“All that I’ve said and will say again, if this committee just approves the projects that are before us and doesn’t question or change, then I don’t think there’s a need to have this charade of a committee meeting and wasting everyone’s time asking the questions and making the tough decisions,” Scarpati said. “That’s what I’m here to do. It’s easy to give money. It’s hard to do it responsibly. And that’s what I suggest we do. It’s a valid program. It certainly serves a population that needs it. I think there are other ways creative to do so, without harming the program as it stands today.
Councilman Michael Rohde said he didn’t like “the mayor’s implication that we act irresponsibly when we vote…. I will not vote for anything that I feel is irresponsible,” he said.
Rohde described the Change the Play proposal as legitimate and the program valid. He called the mayor’s proposed cuts “misguided.”
“I would hate to cut it that drastically. They serve the most vulnerable children we have,” Rohde said, adding that he would support the full amount, or at least more than enough to support the van alone.
The second proposal, from Higher Movement LLC, a Scott Street dance studio, is requesting $50,000 in funding to provide one year of dance lessons for 33 students and covers the cost of dance costumes and two recital tickets.
A breakdown of the request’s budget showed that the majority of funds would be used to cover Higher Movement’s salary and set-up costs.
Higher Movement owner Kirby Shields in her presentation cited studies showing the negative impact of the pandemic on the physical and mental health of children.
Shields said dance programs have beneficial effects on mental health, including improving self-esteem and decreasing stress.
Questions from committee members focused on how the program would target the city’s economically disadvantaged population.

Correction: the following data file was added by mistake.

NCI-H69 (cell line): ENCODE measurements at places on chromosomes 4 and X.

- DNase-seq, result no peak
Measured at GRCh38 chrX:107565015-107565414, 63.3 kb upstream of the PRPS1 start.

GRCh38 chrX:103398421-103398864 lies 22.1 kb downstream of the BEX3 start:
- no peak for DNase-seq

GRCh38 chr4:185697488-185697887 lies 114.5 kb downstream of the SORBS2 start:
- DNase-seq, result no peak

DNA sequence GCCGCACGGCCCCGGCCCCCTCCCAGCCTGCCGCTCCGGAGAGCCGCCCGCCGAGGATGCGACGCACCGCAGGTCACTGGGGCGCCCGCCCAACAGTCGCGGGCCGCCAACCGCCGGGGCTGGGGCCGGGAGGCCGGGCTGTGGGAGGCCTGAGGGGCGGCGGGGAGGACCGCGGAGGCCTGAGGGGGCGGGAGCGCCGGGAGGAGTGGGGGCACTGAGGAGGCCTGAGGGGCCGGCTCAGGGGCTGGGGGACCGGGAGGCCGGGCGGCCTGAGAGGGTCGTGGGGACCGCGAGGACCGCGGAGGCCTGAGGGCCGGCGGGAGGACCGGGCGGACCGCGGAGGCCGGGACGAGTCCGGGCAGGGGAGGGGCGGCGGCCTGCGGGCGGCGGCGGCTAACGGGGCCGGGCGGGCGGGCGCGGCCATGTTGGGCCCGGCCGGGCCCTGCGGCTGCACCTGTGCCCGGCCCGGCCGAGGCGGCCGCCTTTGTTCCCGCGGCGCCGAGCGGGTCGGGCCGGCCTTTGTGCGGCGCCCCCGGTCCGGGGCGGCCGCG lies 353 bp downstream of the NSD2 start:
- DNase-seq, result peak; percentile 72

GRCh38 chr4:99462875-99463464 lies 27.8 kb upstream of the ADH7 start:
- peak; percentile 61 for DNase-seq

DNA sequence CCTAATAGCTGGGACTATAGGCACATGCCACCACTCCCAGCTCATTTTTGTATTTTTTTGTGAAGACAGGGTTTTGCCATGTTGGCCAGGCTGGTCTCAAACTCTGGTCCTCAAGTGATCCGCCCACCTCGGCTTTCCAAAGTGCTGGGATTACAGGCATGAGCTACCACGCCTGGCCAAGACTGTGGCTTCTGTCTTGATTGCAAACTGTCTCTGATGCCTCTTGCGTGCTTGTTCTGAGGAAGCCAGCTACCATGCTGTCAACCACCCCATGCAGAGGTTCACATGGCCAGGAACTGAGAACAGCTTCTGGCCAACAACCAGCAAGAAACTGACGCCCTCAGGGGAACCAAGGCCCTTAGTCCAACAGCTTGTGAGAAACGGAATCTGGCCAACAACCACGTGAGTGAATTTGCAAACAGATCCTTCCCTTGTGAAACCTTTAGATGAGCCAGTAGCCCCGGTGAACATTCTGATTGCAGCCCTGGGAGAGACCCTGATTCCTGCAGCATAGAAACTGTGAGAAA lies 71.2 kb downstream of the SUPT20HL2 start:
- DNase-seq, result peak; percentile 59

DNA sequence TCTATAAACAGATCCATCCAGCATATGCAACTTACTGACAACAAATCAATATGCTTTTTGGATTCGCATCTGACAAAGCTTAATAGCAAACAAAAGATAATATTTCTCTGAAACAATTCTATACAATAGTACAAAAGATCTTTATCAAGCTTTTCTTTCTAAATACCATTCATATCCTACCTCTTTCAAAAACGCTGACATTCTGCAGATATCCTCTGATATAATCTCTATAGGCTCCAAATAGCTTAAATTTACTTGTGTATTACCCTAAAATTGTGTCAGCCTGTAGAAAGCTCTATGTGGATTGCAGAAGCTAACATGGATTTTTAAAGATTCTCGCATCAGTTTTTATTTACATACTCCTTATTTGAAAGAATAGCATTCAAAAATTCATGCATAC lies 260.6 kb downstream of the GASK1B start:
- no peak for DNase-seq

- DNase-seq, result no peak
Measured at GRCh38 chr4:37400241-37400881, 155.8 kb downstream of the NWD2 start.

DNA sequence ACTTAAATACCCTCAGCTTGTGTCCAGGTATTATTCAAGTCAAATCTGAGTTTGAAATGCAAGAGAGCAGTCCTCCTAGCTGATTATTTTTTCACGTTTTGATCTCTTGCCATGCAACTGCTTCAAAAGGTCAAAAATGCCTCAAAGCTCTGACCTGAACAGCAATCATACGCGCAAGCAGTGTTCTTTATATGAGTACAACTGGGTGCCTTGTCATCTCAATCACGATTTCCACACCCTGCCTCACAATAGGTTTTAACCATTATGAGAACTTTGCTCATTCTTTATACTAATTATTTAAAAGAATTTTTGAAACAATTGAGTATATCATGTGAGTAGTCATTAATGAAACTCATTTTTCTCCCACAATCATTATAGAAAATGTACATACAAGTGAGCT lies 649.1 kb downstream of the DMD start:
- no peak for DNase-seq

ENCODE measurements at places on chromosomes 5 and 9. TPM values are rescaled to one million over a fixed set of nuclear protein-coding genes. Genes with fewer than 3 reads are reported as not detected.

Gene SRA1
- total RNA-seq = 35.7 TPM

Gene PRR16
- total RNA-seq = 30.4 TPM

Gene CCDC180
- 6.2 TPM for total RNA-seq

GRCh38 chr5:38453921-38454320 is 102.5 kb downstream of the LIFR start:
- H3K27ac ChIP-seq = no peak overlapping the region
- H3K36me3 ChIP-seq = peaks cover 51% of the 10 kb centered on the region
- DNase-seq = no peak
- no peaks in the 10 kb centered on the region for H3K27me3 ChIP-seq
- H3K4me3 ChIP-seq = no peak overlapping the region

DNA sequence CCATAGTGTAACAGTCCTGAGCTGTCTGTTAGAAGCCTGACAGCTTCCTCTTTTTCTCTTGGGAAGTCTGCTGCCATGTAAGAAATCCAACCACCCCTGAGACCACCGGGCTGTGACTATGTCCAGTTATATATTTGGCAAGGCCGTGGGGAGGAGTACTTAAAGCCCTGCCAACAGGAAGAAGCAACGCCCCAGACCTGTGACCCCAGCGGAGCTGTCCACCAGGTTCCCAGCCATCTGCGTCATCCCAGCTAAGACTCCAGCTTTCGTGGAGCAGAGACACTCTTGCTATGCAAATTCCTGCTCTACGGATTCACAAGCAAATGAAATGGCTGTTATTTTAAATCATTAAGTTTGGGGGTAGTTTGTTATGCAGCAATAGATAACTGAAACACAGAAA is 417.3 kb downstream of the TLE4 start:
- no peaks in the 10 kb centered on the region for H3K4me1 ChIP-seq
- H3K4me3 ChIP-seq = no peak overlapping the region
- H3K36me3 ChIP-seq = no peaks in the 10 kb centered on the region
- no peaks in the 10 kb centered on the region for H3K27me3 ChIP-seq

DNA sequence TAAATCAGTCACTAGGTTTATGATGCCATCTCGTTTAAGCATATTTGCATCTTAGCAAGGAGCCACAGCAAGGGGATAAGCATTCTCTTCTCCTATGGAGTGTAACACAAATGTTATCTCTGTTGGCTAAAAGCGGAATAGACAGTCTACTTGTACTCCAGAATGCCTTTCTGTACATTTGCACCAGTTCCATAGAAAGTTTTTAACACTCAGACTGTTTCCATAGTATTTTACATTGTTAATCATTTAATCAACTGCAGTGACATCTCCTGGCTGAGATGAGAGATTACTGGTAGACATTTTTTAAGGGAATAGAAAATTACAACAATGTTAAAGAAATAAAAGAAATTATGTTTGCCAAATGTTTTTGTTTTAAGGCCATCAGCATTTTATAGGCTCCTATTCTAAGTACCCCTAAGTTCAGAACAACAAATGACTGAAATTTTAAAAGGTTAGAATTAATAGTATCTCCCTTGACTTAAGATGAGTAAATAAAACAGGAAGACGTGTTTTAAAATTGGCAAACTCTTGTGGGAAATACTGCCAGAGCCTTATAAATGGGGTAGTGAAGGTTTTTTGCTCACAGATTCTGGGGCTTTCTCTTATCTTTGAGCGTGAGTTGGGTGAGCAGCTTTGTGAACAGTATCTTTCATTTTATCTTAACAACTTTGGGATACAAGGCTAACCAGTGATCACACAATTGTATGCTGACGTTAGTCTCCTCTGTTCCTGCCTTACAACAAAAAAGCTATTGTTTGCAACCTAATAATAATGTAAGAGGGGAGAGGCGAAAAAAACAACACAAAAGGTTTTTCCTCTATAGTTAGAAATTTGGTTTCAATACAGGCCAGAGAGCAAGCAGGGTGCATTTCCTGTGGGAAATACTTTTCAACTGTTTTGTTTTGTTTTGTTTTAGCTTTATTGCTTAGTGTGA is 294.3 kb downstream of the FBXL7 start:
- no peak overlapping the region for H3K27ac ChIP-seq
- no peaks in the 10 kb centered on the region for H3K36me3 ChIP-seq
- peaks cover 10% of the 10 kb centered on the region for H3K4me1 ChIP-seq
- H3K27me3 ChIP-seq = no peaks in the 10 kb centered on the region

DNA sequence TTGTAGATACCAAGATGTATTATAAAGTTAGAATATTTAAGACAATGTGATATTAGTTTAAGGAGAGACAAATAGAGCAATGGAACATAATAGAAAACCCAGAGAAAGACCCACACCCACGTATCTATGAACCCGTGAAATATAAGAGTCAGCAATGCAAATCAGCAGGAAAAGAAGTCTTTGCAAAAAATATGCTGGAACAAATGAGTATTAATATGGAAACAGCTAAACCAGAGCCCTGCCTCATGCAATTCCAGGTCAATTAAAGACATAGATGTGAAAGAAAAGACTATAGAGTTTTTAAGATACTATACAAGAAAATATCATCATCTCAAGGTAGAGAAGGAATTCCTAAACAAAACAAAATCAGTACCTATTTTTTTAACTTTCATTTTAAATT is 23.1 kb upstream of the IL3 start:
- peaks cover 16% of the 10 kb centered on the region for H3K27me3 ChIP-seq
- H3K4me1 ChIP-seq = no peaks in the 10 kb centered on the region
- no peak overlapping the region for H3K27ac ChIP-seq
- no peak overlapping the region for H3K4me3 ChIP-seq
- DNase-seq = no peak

Shields said the studio has not determined a way to address the financial situation of potential families who participate.
City Manager Timothy Coon said the city’s ARPA consultant could work with Higher Movement. Coon said he fully supports the bid.
Scarpati said he doesn’t disagree that the program should be for families who otherwise couldn’t afford to participate in the dance. However, he did not feel that he would be responsible for “handcuffing” the studio and potential fellows to financial obligations.
“I think ultimately they’re going to benefit the kids in the community,” Scarpati said, adding that the business itself has been impacted by COVID and it’s an allowable expense in under ARPA funding rules.
“This is small business assistance,” Scarpati said, ahead of the committee’s vote to support the request.
A third proposal, a $40,585 request from the Meriden Fire Department, is to purchase two chest compression systems that firefighters say would increase the number of engine companies across the city equipped with such machines.
“The devices provide uninterrupted CPR, which is associated with better patient outcomes in cardiac arrest,” the fire department’s request said.
In the end, the committee also supported this request.
Deputy Fire Chief Ryan Dunn said since the department acquired its first two chest compression systems, it has seen a significant increase in patients’ chances of survival in the event of a cardiac arrest. Since the program was introduced, survival rates have increased by 10%, Dunn said. Increasing the number of engine companies equipped with the devices would strengthen the department’s ability to provide timely emergency medical care, he said.
Journalist Michael Gagné can be reached at [email protected]